14 Weeks, and the rest of my life to go

January 2, 2012

3 months since the start of recovery seems to be an important milestone for many of us. We’re mobile again (yeah!) with the use of both our hands (no more crutches) but walking remains an effort (boo!).

We can wear 2 shoes but finding the right ones is problematical since our injured leg changes shape throughout the day (swelling!). We can walk but to do so without a limp means walking more slowly than we’d like.

Some of us can even walk at a normal stride without a limp. But must concentrate to do so since the repaired leg does not have the fluidity of movement that the other one does. And there is a price to pay for walking for any length of time (RICE).

Nevertheless we’re happy to be doing all those things again after weeks of accommodation and inactivity but a brutal realization begins to take hold. No matter how positive we may be about recovery or assiduous about physical therapy, we’ll be recovering and rehabbing all of our lives.

I’m confident I’ll play tennis again, hike with a pack and do all those things I did pre ATR but there will always be a greater physical cost than before my injury.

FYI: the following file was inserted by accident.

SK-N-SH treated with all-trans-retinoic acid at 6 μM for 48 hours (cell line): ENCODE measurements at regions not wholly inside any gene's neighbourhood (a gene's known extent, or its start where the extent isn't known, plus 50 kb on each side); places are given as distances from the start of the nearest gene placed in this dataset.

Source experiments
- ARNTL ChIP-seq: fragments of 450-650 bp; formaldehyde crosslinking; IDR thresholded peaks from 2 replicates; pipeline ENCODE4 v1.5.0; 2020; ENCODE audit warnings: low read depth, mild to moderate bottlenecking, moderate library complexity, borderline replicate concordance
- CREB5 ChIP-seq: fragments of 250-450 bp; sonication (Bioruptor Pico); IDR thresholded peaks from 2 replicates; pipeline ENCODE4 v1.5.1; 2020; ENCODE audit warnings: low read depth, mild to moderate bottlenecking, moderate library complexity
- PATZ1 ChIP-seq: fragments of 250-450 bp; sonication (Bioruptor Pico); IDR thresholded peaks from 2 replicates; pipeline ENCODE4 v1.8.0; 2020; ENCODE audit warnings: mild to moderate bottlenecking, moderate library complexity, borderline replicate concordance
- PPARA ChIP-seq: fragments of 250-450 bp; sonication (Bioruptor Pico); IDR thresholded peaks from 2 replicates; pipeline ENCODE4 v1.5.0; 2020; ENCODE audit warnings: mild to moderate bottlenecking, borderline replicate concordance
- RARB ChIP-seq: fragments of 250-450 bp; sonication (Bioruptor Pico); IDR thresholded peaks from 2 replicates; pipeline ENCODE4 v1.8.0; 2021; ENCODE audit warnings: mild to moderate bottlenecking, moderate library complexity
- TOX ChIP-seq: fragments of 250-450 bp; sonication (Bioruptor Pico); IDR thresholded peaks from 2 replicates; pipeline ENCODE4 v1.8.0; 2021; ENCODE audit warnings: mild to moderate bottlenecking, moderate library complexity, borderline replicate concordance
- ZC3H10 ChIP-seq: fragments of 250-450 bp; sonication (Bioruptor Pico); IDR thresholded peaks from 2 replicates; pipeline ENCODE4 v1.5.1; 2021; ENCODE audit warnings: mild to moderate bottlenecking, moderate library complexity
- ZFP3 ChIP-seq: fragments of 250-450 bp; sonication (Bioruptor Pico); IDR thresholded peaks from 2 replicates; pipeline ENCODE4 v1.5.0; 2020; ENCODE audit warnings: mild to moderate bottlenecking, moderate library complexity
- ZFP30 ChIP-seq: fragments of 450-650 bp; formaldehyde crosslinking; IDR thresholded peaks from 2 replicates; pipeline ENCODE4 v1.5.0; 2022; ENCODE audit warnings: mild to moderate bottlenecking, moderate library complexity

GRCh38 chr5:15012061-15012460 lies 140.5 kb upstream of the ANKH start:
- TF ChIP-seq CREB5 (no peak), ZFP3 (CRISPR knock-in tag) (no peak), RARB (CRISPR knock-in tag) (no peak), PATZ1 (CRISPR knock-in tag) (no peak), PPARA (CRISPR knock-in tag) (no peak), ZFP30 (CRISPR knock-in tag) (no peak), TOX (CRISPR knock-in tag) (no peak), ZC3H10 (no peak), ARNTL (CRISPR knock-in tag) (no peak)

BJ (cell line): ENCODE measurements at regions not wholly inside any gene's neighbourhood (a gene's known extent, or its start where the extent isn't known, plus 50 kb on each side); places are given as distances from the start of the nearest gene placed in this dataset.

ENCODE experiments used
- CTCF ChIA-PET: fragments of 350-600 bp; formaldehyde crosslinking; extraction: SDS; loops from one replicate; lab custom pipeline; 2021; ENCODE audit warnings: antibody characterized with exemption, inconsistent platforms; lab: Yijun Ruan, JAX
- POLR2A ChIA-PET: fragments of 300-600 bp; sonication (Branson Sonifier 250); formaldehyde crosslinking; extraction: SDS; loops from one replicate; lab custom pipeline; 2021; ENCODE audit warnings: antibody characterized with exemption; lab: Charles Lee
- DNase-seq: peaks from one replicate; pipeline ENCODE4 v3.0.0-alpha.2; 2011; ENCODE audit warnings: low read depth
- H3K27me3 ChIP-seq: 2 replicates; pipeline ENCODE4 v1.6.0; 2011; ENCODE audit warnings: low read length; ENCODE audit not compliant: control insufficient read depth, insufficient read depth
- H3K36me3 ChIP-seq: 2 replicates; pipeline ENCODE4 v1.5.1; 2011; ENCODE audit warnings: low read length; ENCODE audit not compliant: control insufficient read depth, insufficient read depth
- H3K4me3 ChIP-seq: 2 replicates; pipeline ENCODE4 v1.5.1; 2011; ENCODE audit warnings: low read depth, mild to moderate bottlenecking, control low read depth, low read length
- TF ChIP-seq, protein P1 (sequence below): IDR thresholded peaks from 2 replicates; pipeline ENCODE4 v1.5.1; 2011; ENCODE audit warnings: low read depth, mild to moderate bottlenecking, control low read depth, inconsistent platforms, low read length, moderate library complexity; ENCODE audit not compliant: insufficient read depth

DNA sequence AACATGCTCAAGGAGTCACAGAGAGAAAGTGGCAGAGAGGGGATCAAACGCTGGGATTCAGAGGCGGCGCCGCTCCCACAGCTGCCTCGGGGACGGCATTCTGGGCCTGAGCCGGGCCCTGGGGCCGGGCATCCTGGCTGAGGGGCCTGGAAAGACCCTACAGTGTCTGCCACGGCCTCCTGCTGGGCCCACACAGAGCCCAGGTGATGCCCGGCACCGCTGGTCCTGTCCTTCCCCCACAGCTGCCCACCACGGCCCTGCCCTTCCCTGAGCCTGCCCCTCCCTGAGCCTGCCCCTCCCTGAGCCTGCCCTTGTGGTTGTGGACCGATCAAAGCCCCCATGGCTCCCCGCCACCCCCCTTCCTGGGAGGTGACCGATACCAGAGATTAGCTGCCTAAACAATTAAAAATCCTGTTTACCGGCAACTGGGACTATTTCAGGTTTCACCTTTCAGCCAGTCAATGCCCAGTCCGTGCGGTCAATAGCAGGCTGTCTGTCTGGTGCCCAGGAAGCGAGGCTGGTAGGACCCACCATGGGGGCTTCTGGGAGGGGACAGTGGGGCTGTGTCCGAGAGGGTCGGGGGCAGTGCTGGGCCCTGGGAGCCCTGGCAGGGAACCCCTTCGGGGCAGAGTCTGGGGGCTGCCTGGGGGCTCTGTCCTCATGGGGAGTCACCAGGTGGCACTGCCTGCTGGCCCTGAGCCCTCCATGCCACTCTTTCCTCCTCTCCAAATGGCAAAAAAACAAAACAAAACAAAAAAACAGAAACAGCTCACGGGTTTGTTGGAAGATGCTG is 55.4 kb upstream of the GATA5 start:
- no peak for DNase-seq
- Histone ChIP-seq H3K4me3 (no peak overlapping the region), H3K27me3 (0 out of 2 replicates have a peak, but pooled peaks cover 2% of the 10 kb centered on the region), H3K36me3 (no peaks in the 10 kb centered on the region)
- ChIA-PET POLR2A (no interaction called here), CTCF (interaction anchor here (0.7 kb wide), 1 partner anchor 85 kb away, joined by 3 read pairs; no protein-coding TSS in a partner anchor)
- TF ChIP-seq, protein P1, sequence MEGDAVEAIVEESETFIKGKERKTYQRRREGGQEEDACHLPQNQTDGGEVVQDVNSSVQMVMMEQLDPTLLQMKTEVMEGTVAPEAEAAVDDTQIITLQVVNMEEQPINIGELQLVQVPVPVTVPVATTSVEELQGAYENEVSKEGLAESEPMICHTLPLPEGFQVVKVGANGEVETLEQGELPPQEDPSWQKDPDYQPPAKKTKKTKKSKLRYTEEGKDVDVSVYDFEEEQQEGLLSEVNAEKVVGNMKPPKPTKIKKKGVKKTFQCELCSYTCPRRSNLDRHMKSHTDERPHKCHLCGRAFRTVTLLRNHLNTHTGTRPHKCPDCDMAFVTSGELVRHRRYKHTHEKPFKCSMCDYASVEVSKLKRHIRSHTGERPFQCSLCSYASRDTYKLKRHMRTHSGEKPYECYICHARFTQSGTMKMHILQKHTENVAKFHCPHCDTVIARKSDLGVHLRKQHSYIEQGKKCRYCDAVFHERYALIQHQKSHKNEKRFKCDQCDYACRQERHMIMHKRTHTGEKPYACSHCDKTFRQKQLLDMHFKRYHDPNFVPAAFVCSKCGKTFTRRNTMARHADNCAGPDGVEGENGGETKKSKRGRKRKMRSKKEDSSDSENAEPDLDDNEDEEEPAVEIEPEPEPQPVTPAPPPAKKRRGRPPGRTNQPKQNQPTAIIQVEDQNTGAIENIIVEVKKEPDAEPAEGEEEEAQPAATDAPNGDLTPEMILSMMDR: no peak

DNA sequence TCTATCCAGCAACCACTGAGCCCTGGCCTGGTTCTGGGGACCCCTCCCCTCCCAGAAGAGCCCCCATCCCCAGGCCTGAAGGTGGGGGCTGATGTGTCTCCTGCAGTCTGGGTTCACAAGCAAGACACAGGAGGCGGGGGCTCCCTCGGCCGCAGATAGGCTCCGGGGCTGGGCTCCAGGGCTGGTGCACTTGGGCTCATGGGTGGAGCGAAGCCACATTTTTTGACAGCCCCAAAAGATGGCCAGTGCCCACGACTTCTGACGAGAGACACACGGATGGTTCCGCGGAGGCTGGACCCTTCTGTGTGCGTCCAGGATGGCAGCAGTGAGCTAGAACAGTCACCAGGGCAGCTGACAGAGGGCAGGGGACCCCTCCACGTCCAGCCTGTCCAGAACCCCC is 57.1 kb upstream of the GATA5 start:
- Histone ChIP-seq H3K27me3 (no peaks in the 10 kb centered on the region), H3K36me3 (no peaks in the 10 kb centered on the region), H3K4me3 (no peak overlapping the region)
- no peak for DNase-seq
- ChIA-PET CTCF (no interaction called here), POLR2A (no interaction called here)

I’m at the phase of recovery where I see progress everyday, especially after a strenuous PT session.  It continues to amaze me that every morning I can focus a little less on my repaired tendon.

I’m aware though that the rate of recovery will plateau and progress will happen more slowly. Then I’ll just have to keep reminding myself that it’s a marathon not a sprint.

Entry Filed under: ATR recovery, Uncategorized, achilles tendon tear, shoes. Tags: , , , .

2 Comments Add your own

  • 1. jjniss  |  January 4th, 2012 at 12:58 pm

    One more thing, how come no one told me when getting into 2 shoes about foot and heel pain! Not to mention my family is very tired of hearing about it. Stoic is overrated.

  • 2. kathyw  |  January 4th, 2012 at 2:55 pm

    Hope your foot & heel pain diminish soon…I found after not much wearing any shoes for 2 months after the rupture, that even my “good” foot got tired/uncomfortable pretty quickly in a shoe…

    I have noticed my husband’s eye glazing over when I talk about my recovery…so I’m trying to discuss it with him a bit less, and with my mother a bit more–she has dementia, so won’t remember in the afternoon that I nattered on about my foot for 20 minutes in the morning…it works out for both of us! LOL!

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